By Asrat Seyoum
A few years back a college graduate in Ethiopia was considered to stand a better chance of getting a job a lot sooner than a graduate from any other discipline. Whether the case is still true or the observation is wrong altogether, one thing we can say for sure is that with the flourishing private businesses the need for accountancy service is also mounting.
In the corporate world elsewhere accountants have a strong hold in the day-to-day activity of the business. Starting from the simple task of handling the daily financial life and drawing up periodic reports of the company, the accountants in the developed corporate environment assume the responsibility of trusted business advisors. Critical factors that influence the profit of business such as cost reduction, risk assessment and so on are within the realm of the responsibility of the accountants. On the other hand, account ants could also assume the role of external auditors who have the power to evaluate the financial undertakings of the business and securitize the work and the reports of the in-house accountants. Hence the auditors, especially in the corporate context that we are talking about, command a greater power in influencing decisions. Shareholders and executive board members depend on the auditors’ report to steer their decisions. In a way, it is clear that they control and monitor the management and, it is believed, that they exercise this power with the shareholders’ interest at heart.
Even though the Ethiopian business environment has a long way to go before it meets the high standards of the western corporate settings, the infant private businesses in the economy still require accountants and auditors to perform at least part of the above-mentioned tasks.
Here it should be noted that the accountants’ responsibility also entails an even greater accountability. Business entities obviously are there to make a reasonable profit and proper financial management is a key factor in attaining that goal. As a result, the demand for accountancy service has been and still is on the rise in Ethiopia.
However, Gemechu Dubiso, auditor-general of the Federal Audit Bureau, tells a different side of the strory. In his paper, which focused on the audit profession in Ethiopia, he identified the basic problems in the profession. Dubiso said that at the moment the private business structure in Ethiopia is evolving into a corporate set-up. He said most of businesses, whether the newly-forming or the already established ones, are forging their efforts to transform into shareholders’ ownership. According to the auditor-general the development paves the way for businesses to implement more sophisticated accounting practices. Furthermore, prior to the early 90s the demand for accountancy services, particularly for auditing, was almost non-existent in Ethiopia, he noted. On top of that, he pointed out that except in a handful of institutions, still audit report is not among the requirement to conduct business interaction. He went on to say that in the developed world financial institutions and most business partners demand appropriated periodical audit reports to do business. In this respect, he praised the encouraging initiatives taken by the Commercial Bank of Ethiopia and the Ethiopian Commodity Exchange. Despite all of the above points, however, Dubsio is optimistic about the growing demand for the audit service in the economy.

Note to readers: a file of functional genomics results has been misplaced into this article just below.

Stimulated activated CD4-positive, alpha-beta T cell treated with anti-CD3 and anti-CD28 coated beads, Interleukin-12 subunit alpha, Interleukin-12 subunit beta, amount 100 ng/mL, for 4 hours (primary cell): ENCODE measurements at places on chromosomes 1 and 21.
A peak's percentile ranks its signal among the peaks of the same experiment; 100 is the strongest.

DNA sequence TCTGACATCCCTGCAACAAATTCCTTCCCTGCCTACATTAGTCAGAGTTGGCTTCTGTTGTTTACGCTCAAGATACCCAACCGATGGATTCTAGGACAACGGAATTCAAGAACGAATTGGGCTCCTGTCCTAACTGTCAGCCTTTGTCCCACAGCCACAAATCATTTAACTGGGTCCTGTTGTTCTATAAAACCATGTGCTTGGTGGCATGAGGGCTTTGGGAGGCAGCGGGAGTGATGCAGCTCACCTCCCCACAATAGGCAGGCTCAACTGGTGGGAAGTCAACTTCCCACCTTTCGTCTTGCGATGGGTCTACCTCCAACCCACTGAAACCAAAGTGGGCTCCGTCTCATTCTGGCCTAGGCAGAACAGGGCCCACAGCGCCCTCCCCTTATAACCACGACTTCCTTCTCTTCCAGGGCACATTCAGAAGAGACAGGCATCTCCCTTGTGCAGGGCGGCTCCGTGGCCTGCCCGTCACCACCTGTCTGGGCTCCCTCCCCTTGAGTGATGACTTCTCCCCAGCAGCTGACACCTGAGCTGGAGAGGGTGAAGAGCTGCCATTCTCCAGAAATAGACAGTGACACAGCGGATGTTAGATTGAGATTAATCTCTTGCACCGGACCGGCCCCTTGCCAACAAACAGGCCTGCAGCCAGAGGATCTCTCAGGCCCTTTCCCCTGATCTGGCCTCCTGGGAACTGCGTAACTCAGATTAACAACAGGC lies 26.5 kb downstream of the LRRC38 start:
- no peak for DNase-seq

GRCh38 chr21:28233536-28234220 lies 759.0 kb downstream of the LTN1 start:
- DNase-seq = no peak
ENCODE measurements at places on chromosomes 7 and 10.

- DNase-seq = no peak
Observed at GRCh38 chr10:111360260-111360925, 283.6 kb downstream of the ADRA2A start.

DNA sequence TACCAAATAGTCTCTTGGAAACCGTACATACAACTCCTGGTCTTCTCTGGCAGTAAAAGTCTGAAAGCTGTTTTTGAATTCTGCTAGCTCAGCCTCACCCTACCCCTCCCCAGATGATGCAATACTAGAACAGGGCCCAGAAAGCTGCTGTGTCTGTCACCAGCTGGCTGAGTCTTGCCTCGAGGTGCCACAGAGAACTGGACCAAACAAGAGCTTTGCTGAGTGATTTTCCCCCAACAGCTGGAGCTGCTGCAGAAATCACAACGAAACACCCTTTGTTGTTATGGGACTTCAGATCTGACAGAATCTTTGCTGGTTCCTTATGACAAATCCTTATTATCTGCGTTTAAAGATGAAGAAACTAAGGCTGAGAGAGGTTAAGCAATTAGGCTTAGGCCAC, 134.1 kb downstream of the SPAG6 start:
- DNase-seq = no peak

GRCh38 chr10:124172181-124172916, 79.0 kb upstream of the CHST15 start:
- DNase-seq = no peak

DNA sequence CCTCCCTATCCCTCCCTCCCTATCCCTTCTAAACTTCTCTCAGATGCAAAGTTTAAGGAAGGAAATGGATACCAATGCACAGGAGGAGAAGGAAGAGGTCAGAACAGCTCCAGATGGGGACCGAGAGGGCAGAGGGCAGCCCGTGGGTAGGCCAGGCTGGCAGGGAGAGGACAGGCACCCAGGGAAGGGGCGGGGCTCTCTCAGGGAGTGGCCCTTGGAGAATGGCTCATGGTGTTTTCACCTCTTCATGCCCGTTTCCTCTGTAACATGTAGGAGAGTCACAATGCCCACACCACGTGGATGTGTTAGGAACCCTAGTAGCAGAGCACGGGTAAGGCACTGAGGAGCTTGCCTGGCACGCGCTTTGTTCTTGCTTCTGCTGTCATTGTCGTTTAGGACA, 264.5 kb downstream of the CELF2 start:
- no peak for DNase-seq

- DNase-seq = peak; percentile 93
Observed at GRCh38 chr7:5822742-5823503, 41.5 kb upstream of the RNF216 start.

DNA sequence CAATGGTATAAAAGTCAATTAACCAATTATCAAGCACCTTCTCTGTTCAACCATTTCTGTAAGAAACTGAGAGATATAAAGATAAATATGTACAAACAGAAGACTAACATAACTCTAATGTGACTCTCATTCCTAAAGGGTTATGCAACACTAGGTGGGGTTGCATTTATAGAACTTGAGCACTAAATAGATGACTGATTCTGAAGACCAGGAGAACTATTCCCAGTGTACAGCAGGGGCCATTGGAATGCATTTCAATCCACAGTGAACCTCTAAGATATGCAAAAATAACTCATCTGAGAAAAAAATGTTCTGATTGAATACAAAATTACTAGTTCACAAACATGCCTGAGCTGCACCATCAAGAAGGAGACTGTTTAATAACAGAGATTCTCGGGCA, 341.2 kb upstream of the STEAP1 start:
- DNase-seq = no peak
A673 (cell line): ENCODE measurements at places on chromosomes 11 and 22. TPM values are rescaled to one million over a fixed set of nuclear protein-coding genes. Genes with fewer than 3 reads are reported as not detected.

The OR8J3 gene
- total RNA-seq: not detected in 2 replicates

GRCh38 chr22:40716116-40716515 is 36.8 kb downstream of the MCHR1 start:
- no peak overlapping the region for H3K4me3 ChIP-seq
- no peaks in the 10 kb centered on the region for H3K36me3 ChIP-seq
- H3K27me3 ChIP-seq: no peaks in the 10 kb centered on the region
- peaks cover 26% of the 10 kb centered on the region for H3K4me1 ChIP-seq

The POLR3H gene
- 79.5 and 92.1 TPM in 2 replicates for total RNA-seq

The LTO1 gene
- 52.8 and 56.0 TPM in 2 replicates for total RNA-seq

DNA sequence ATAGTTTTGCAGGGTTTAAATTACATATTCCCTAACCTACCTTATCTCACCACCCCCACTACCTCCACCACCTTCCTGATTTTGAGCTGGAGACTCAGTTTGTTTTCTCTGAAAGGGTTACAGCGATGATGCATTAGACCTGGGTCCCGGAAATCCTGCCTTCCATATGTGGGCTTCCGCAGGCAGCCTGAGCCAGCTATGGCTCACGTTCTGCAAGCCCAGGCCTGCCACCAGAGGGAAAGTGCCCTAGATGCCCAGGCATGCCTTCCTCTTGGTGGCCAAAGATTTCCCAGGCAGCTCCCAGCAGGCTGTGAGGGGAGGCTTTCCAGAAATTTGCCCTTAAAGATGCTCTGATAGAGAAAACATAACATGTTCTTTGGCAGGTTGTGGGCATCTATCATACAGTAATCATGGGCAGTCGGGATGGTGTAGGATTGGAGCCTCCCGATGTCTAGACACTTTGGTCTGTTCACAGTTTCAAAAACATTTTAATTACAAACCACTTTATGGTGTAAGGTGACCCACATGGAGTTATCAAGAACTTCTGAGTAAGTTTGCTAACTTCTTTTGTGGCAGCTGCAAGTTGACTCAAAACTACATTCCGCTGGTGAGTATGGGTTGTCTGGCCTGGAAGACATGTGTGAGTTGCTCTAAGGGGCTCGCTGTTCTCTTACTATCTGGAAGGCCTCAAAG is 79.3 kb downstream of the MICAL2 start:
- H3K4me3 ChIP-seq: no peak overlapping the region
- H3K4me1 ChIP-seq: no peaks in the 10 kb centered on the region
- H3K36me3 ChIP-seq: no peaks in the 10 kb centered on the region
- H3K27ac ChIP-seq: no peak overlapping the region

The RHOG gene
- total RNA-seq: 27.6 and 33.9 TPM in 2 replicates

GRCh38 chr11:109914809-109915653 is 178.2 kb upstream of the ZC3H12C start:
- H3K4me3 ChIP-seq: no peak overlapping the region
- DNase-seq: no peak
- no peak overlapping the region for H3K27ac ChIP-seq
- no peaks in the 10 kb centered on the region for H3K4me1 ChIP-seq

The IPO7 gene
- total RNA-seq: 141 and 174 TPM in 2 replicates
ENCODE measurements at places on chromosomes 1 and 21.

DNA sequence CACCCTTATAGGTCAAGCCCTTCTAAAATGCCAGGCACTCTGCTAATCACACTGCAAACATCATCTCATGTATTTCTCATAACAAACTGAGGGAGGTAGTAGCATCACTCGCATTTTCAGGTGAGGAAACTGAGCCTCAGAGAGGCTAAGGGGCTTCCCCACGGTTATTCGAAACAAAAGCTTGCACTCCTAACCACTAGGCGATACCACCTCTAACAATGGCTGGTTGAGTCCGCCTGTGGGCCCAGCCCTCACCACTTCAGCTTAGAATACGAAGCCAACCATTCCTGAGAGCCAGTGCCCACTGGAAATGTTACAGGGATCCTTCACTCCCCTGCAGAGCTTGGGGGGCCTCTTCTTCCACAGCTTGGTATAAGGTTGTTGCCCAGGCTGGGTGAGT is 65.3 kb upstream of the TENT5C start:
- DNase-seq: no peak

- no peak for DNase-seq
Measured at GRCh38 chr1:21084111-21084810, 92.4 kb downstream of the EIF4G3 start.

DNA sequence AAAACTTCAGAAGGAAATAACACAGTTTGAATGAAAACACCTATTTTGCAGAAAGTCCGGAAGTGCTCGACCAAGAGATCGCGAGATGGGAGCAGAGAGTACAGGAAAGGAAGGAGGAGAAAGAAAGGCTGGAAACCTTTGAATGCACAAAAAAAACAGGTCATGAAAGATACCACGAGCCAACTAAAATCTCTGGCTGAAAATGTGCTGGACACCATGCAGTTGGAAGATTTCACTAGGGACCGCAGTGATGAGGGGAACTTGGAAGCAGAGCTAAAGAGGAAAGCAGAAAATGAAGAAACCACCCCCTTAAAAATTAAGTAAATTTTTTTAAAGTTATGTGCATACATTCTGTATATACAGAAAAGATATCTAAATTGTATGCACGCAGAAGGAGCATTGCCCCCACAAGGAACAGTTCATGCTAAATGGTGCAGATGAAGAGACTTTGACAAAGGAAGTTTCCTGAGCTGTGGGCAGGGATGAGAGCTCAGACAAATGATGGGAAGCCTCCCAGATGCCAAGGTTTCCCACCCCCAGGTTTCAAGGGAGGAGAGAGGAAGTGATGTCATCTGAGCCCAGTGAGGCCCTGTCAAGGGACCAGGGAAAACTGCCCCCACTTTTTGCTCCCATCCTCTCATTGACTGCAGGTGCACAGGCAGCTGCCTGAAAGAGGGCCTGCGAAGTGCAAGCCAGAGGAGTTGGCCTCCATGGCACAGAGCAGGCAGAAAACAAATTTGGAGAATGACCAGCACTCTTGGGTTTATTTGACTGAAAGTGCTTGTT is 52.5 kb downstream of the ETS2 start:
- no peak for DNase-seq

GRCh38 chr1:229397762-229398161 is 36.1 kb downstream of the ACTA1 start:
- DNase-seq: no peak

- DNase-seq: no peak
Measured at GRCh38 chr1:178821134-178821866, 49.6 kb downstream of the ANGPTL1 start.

On the other hand, the paper also sheds light on the problems associated with the mushrooming audit service providers. The bureau conducted a joint assessment of the audit service in Ethiopia with the World Bank. According to the auditor-general, the assessment came out with somewhat expected inefficiencies in the sector. Among other things, the quality and the credibility of the audit reports produced by the audit firms was highly scrutinized by the assessment. However, Dubiso was not keen to put all the blame on the young and less experienced audit firms. “In the face of inadequate training and insufficient supervision, we can’t blame the firms”, he says. The bureau, which is responsible to properly monitor and issue license for the audit firms, according to its head, partly shares the blame for the prevailing inefficiencies.
In response to the assessment and its adverse findings the government, at the moment, is working on a draft law that would govern the overall financial and audit reporting in the country, it was learnt. The document, among other things, aims at streamlining the issues in the auditing sector to one responsible body. The draft contains detailed plans to set up an independent body which would be responsible to evaluate professional standards and work out baseline standards for the overall audit reporting process. Dubiso notes that adopting a monotonous and acceptable reporting system throughout the country would be on top of the agenda for the impending governor of the sector. Furthermore, he said that it was a critical task to choose the most favorable audit and financial system in due consideration of the country’s financial realities. Hence, this independent body would assume sole responsibility to perform all of the aforementioned duties in addition to the licensing and monitoring of the operators in the auditing sector.
On a related note, it was also learnt that the draft law also aspires to set up a strong academic institution that would work on the development of professionals. The plan aims to have an institution like the Association of Certified Chartered Accountants (ACCA) to provide professional training and certification locally. The institution would work to certify professionals based on the local demand of the profession and the sector.
It is to be remembered that ACCA offers trainings and qualifications in the areas of accountancy and financial management all around the world.